Wednesday, April 28, 2010

Beer Math

I was thinking about this while in the shower today.....

1,000 Bbls of brewery production = almost $1 million in revenue at bar prices.

1 bbl = 31 gallons
1 gallon = 8 pints
1 pint = $4 (most brewpubs charge $4.25 here in Denver ($4.60 including sales tax), or $3-4 during happy hour).

So, 1 bbl = 248 pints, 248 pints = $992 and 1000 barrels adds three zeros for $992,000.

If it costs 50 cents a pint for materials and energy and you can keep your rent, taxes, other labor (besides your own if any), and equipment costs around 50 cents as well (that part is a WAG for this exercise), your production costs equal roughly $248,000.

Profits therefore theoretically could be almost $750,000 per year.  Of course, you would need to sell all the beer you make, which would equal 248,000 pints....if you were open 12 hours per day, 250 days a year, you would have to sell 82 pints per hour (every hour).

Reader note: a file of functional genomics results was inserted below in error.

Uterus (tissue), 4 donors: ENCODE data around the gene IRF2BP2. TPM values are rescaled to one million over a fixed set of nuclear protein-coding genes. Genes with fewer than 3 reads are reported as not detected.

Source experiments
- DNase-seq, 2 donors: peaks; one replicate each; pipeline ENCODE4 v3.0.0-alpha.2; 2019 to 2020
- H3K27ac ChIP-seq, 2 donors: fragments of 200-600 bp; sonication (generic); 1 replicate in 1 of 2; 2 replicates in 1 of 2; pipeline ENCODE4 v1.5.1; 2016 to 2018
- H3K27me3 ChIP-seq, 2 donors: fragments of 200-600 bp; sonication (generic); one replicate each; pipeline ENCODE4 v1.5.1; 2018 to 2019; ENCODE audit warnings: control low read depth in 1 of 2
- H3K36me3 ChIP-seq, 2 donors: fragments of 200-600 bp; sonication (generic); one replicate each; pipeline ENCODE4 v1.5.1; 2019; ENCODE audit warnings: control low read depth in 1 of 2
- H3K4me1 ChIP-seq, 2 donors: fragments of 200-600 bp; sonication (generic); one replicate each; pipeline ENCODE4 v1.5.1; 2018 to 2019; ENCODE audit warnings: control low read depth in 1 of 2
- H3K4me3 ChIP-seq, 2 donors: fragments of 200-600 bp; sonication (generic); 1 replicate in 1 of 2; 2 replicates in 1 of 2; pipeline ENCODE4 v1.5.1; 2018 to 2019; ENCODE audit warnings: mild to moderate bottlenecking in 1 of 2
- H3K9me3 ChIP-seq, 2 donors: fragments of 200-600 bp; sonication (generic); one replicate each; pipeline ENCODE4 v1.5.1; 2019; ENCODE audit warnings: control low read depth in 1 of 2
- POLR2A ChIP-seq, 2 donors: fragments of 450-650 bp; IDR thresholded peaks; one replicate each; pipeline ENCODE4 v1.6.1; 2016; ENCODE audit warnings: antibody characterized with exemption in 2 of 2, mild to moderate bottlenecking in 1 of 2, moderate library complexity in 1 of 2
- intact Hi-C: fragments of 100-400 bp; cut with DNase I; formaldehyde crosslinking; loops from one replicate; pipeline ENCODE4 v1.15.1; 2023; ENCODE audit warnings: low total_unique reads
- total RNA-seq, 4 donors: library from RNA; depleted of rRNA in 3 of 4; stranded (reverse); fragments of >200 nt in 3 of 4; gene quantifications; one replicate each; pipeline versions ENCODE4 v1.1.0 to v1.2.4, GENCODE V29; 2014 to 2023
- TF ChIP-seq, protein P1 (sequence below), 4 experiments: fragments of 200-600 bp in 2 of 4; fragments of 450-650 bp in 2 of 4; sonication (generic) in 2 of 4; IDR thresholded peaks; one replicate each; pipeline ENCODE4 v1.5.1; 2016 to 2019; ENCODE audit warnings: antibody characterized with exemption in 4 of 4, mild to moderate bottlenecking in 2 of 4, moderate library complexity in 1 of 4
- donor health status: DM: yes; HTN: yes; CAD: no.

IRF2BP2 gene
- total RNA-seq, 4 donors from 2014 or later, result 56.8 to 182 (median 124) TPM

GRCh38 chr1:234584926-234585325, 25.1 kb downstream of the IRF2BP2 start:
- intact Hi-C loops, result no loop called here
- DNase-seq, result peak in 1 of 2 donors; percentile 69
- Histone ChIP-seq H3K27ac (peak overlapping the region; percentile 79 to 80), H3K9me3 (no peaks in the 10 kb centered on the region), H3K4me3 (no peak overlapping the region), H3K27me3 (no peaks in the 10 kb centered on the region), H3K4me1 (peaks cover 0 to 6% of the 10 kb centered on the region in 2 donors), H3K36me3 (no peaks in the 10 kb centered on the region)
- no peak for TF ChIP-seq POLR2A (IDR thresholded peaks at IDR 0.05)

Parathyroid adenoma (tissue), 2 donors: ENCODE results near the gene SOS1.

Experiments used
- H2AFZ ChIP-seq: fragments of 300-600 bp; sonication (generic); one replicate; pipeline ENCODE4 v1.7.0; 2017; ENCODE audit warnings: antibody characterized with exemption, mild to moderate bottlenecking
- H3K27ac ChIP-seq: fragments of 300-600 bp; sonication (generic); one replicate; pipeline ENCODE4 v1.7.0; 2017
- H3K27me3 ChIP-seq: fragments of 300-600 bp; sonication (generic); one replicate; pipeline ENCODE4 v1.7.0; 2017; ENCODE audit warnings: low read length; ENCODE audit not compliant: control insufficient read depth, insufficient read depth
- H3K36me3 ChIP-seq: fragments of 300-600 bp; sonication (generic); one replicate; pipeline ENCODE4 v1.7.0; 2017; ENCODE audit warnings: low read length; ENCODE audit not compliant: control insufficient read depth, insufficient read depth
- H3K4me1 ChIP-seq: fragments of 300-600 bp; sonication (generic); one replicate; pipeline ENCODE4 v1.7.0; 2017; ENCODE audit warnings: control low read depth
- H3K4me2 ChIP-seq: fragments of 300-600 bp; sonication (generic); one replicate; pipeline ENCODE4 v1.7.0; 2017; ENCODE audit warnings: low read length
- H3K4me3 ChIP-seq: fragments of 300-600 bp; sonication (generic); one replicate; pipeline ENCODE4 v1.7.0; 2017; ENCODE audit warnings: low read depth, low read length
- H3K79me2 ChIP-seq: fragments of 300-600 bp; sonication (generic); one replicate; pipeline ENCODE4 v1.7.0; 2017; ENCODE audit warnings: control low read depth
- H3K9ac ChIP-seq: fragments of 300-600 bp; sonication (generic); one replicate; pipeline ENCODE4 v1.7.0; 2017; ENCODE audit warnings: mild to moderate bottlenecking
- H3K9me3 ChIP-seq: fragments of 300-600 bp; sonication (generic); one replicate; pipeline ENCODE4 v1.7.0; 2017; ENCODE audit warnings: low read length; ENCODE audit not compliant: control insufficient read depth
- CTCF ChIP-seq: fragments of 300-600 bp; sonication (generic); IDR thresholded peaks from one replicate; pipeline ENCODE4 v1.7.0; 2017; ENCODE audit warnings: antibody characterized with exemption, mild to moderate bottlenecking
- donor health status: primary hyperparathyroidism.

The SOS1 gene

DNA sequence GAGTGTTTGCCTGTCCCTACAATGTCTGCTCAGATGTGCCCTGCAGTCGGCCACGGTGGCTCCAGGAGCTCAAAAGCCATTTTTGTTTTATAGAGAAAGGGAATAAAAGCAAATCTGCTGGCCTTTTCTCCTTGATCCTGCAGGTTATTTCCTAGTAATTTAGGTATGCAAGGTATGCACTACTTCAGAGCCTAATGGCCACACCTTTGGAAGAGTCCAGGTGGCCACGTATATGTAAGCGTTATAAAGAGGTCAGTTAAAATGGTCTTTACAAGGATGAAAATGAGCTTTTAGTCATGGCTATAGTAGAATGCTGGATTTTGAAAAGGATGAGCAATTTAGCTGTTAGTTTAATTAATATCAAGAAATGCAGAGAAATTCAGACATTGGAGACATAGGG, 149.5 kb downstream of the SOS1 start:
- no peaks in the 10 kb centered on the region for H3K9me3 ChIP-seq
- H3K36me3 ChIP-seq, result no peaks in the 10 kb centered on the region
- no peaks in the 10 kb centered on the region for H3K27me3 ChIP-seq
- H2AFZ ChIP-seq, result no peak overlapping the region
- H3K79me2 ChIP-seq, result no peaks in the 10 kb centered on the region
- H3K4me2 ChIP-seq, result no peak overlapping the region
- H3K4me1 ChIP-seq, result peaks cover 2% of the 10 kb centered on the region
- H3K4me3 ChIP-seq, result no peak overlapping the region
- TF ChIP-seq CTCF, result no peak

What are the physical limitations to a one or two man operation operating a 5 barrel system?  To reach the 1000 bbl mark, you would have to brew 4 times per week....not un-doable, but also selling 80 pints an hour?

OK to re-figure on 500 bbl and 20% waste would be $496k in revenue, $125k production, $100k in waste/loss =$271,000....brewing twice a week....selling 480 pints a day.

I have too much time on my hands.  Who wants a beer?

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